In the world of patents Marshall is synonymous with one thing: it is home to the Eastern District of Texas Federal Court, that plaintiff friendly forum where non-Texan defendants - and, more especially, non-US defendants – struggle to prevail. It’s a venue that is particularly ...
Joff Wild, IAM Magazine | 09 Mar 2014
The news this week that Penn State is to hold an auction to try to find buyers for exclusive licences to 70 of its engineering patents throws up a number of interesting scenarios and potential pitfalls for the American university. Although Penn State claims to be the first academic ...
Richard Lloyd, IAM Magazine | 07 Mar 2014
What could be one of the biggest-ever specifically IP-based transactions has recently been closed in China. According to the Conquering Innovation Fatigue blog, a trade publication called China Paper has reported that Quanlin Paper, a company based in the province of Shandong, secured a ...
Joff Wild, IAM Magazine | 07 Mar 2014
After 15 years in charge of IP at Philips, Ruud Peters retired as the company’s chief IP officer at the end of 2013. As he surveys the IP landscape that he leaves behind, he sees a system under attack – but one that continues to have a compelling and positive story to tell
The patent system has received much critical attention recently due to the activities of patent 'trolls' or, less pejoratively, non-practising entities (NPEs). Much of the NPE-related patent litigation commenced to date has been in the United States. However, NPE Vringo Infrastructure Inc has now commenced litigation against Chinese telecommunications equipment manufacturer ZTE Corporation in Australia, among other countries.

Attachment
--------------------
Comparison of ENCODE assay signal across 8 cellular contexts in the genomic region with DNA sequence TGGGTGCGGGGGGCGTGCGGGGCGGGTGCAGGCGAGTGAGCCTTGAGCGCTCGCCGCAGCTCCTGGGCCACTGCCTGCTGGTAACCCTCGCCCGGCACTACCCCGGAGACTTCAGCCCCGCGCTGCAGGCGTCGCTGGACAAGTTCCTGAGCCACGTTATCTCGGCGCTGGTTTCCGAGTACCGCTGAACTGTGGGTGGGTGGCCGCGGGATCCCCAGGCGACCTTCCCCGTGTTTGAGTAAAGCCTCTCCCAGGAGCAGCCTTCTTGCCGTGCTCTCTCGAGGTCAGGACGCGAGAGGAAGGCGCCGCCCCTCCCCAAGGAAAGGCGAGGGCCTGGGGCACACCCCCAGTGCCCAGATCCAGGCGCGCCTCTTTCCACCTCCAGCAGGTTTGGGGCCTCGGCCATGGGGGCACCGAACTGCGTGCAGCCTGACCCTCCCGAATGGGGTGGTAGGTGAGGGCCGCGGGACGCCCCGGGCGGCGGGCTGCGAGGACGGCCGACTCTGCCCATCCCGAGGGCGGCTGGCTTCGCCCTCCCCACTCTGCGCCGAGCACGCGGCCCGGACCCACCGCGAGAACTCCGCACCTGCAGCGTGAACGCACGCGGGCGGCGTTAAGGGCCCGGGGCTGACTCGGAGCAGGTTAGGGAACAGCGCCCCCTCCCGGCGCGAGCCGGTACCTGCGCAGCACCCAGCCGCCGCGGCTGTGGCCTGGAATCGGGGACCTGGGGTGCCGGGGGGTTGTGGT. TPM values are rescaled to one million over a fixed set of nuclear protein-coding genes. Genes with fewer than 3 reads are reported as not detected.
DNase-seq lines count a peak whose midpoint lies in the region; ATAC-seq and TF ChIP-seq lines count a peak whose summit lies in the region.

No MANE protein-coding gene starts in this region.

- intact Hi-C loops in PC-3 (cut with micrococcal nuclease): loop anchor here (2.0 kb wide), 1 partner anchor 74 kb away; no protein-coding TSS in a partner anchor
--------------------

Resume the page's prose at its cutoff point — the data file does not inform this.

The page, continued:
The Court of Cassation recently ruled on the scope of the so-called 'Galenic exception', which allows pharmacists to prepare prescription medicinal products that may otherwise infringe a patent. The rationale of the Galenic exception is to balance the interest of the patent owner with the patient’s right to health. However, conditions and limits to the Galenic exception have been established.
The International Trademark Association (INTA) is a not-for-profit membership association dedicated to the support and advancement of trademarks and related intellectual property as elements of fair and effective commerce.
INTA was founded in 1878 by 17 merchants and manufacturers which saw a need for an organisation “to protect and promote the rights of trademark owners, to secure useful legislation and to give aid and encouragement to all efforts for the advancement and observance of trademark rights”.
Today, 5,900 trademark owners, professionals and academics from more than 190 countries make INTA a powerful network of powerful brands. Members of INTA find true value in its global trademark research, policy development, and education and training.